Where do internet marketers go to die?

I don’t go to too many internet marketing conferences anymore.

One reason is I’m kind of introverted to begin with (like I said in my first post). But there’s another reason I don’t.

Because I really don’t look at business and marketing the same way most of the people who go to these kind of conferences do. (I wrote the Internet Business Manifesto after I went to an event and saw what I thought were a lot of mistakes people were making.)

But a few years back I attended an Internet marketing conference put on by a pretty well known guru. I could have written another report after that conference. Because the topic at that conference was something I consider to be another huge mistake. Yet it’s one I see marketers make again and again.

It’s a mistake that has a dangerous downside if you’re not careful. One that promising marketers disappear into and are never heard from again…

The Black Hole Of The “Hot Market”

It seems to me that a lot of internet marketers (and most people who serve the internet marketing space) too often jump from one product to the next. Whatever’s hot at the moment. They create a quick product on it (here’s how to do it), try to market that like crazy, and then move on to the next hot thing.

To me, that’s really just another version of being an opportunity seeker. And ultimately you don’t build a business of value doing that.

When you jump from marketing opportunity to marketing opportunity, it’s impossible to build any serious momentum in any direction. You simply become an outlet for whatever’s hot at the moment. You get sucked into a giant black hole of marketing that makes YOU less and less relevant to any market you might venture into.

Think about retailers who are in the business of selling “everything”. Businesses like Amazon and Walmart. Sure, they do billions of dollars in revenue. But they also dominate their marketplaces. Anyone who wants to compete on that playing field is pretty much limited to competing on price. And because of the big boys scale, that’s a losing battle.

Focus Is The Only Escape From That Black Hole

In an ideal world, you should envision a product of lasting value. Now, you might create that product quickly. And it might not be the highest quality at first. BUT… you don’t stop there. You continually work to make the product better and at the same time you continually get better at marketing that product. You tighten your focus based on the feedback you get, so that your products get better and better and your marketing of those products get better and better.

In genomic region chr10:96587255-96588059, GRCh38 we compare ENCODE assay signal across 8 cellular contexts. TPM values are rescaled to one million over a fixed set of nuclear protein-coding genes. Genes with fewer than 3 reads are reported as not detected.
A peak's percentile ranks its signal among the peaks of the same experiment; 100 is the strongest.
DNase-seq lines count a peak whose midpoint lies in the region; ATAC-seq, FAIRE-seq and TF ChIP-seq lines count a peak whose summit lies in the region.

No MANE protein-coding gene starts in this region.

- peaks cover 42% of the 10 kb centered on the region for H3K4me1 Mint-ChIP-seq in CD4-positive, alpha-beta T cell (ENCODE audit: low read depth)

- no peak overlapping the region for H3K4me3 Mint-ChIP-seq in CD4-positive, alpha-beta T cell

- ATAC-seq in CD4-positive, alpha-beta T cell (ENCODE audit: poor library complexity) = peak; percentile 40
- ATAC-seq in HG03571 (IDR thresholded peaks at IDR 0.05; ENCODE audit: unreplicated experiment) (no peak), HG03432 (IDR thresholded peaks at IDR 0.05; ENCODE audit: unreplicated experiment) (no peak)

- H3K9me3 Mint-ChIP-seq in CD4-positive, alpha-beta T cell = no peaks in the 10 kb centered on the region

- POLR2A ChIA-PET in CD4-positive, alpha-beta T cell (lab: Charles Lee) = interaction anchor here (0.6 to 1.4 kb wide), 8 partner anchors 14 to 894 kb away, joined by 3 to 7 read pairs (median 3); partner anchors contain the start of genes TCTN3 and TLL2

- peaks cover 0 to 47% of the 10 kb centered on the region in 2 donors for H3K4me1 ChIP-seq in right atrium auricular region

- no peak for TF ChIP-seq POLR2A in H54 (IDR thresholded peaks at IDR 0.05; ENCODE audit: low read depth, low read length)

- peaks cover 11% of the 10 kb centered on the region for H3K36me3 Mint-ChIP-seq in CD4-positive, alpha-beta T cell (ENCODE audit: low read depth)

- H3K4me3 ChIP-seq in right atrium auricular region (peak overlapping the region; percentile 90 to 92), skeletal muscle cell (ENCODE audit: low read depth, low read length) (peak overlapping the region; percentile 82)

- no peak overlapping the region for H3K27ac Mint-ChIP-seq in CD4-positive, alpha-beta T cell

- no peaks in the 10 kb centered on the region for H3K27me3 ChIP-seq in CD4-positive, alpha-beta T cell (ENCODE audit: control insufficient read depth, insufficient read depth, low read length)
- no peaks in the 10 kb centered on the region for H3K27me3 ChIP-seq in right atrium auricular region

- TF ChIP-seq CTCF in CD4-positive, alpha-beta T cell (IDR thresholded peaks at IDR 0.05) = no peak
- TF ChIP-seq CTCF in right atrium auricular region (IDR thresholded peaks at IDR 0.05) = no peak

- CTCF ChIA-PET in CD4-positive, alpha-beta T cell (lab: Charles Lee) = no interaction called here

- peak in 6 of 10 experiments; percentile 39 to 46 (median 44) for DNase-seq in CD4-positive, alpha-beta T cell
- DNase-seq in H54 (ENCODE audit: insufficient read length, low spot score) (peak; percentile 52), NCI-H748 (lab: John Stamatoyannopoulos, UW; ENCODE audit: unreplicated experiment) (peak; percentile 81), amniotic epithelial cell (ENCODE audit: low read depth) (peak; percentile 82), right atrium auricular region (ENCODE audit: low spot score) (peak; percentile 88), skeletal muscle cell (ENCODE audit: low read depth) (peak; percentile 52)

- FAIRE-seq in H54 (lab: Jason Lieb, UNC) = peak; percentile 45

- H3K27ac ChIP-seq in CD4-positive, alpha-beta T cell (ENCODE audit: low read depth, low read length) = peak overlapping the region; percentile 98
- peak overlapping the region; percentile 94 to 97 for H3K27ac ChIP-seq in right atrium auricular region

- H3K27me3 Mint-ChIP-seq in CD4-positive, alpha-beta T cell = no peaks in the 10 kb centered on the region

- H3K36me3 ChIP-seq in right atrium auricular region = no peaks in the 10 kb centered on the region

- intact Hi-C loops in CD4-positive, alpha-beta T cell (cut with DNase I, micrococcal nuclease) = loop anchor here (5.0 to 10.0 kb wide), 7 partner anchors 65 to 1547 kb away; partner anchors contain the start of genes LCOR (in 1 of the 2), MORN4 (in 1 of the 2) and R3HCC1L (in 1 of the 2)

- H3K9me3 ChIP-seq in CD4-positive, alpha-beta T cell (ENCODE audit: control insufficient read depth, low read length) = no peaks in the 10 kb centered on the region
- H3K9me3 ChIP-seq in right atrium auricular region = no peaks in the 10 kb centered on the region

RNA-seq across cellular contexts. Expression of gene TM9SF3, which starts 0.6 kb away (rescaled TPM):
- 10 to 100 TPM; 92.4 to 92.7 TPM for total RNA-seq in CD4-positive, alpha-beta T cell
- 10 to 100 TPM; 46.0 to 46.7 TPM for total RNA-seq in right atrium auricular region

The more “zeroed in” you are on a specific area of value, the more you can grow to dominate that area. The greater your reputation becomes. (And of course the more you can justify a higher price point.)

At the end of the day, I believe that it’s a much faster recipe to build something (1) that you’re proud of (2) that lets you become more profitable and (3) that ultimately allows you to feel really good about what you’re doing because of the impact you’re making in your prospects’ lives.

That’s what I’ve always done. That’s what I continue to try to do. And if you look at the best products out there, you’ll see that’s what they all have in common. They were created by someone who was dedicated to a vision rather than an opportunity.

Your Level Of Dedication

Is Evident To Your Market

As someone who reads a lot of books, I can tell very quickly whether a book was written by someone who just wanted to cash in on writing a book or whether it was written by somebody who was a true expert in the field. By someone who dedicated their life to an area of expertise. So they can deliver the maximum value in their product.

One is called “Influence” by Dr. Robert Cialdini. Dr. Cialdini didn’t write that book in a weekend. Nor did he spend a couple weeks doing research that allowed him to write it. He dedicated the better part of his life studying the subject of influence. And it’s obvious when you read that book.

Another great book is “Breakthrough Advertising” by Eugene Schwartz. It’s another book that was clearly written by someone who thought long and hard about what drives purchases and how to actually connect with people to make the sale.

Those are the books that I respect the most. Those are the books I get the most value out of. Those are the types of products that I hope you create because those are the types of products that you can build a thriving, growing business on. (Instead of falling into the “hot market” black hole.)

Now I’m not suggesting that you have to lock yourself away and become an expert before you send your first marketing email. What I am saying is that you should be dedicated to whatever product or service you create and market. And you should strive to make it the best you can. Something of lasting value.

Find that product or service that you can build a business on. And focus your marketing so you can build that business.

And that’ll wrap this little series on marketing. Leave a comment and let me know what you thought. What was your big Ah Ha! moment? What’ll you be implementing in your marketing going forward? Did it shift your perspectives on marketing? I’ll be sure to read them all.

And Now For That Big Surprise

Since there was such a great response to this series on marketing, I wanted to give you one more big lesson. It’s coming next Tuesday and it’s going to cover what I consider to be my biggest, most important, most valuable marketing strategy.

It has been central to every marketing campaign, letter, report – anything – I’ve ever done. And frankly it’s made me a lot of money. Next week I’m going to share it with you in a “limited time” blog post. Because it’s a technique I teach to my high-level clients, I’m only leaving the post up for the week.

So keep your eye out for my mail with the link on Tuesday.